Constance Agar-Robartes

(1890 -1936) - Aristocratic nurse

The Hon. Constance Agar-Robartes became a nurse shortly after the onset of the First World War. Nursing became her passion and, when the war ended, she set up the Grosvenor Nursing Home in Wimbledon and remained in the profession for the rest of her life.

Credit: Lanhydrock House

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The Hon Constance Agar-Robartes was the youngest daughter of Lord and Lady Robartes from Lanhydrock. Before the onset of the First World War she lived a high-society life, attending balls and fetes and supporting her family in their charity work.

When war broke out the whole family became involved. Four brothers, Thomas Charles (Tommy), Victor, Cecil and Alexander, fought at the Front. Constance’s parents carried out fundraising to support wounded soldiers and Tommy’s twin, Everilda, set up the War Hospital Supply Depot at Bodmin.

Always something of a maverick, Constance undertook training to become a nurse. She was stationed at the South Devon and East Cornwall Hospital in Plymouth and later at a hospital in Hammersmith.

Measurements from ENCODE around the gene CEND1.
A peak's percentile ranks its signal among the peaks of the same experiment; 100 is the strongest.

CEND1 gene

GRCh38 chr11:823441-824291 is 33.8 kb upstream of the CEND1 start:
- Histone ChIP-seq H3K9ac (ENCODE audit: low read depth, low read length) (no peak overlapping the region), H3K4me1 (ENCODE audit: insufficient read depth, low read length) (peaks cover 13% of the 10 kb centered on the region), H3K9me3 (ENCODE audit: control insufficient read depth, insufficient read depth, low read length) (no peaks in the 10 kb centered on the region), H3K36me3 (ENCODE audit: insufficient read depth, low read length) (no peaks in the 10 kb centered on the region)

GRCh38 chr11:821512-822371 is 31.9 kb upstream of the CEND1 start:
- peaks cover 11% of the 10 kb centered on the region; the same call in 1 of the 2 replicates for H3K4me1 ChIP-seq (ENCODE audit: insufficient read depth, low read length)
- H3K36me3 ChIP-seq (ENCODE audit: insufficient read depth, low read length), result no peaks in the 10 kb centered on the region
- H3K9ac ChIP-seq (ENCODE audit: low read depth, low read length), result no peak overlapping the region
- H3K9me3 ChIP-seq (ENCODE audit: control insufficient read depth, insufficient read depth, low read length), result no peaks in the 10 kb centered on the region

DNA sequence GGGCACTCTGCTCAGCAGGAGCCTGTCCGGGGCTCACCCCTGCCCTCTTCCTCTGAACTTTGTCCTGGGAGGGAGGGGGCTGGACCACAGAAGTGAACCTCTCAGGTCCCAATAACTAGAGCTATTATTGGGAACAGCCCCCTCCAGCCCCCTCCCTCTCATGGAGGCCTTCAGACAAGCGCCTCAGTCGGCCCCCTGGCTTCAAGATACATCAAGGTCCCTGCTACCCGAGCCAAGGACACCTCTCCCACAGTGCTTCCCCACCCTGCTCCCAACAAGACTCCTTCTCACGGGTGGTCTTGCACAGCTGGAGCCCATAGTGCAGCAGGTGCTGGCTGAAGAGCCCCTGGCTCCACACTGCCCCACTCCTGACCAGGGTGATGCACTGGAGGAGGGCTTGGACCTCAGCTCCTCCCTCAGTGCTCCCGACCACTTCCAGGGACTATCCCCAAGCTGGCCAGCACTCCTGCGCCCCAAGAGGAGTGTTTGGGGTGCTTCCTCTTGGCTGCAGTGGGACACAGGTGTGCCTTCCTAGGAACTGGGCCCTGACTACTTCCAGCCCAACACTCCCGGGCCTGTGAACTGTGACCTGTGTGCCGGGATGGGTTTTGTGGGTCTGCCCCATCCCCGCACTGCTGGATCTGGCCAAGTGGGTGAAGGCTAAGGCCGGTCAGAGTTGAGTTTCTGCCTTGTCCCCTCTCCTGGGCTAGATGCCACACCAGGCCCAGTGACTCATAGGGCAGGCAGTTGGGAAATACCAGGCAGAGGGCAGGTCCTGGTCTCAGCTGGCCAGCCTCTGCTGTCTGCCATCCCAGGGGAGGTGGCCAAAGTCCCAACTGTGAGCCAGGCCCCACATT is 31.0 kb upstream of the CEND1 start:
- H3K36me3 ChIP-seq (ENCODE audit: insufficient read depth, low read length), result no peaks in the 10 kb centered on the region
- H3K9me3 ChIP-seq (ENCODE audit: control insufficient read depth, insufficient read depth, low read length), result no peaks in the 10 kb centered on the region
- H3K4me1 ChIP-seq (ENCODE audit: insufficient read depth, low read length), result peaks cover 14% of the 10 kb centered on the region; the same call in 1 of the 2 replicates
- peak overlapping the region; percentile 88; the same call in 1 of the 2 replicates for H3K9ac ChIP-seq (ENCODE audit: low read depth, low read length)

The war was hard on the Agar-Robartes family. Tommy, a local MP and heir to the estate, was killed at the Battle of Loos in September 1915, and Victor and Alexander were both wounded. Alexander suffered from poor nerves following the war and took his own life in 1930; Cecil died young from ill health exacerbated by his wartime experiences. It is not surprising that, once the war was over, Constance felt she could not return to her old life.

She continued in her chosen profession, setting up the Grosvenor Nursing Home in Wimbledon, where she worked until her death in 1936.  Despite having a mild disability - a crooked back - Constance achieved a lot in her short life. 

Key words: women, nursing

Credit: Lanhydrock House (National Trust)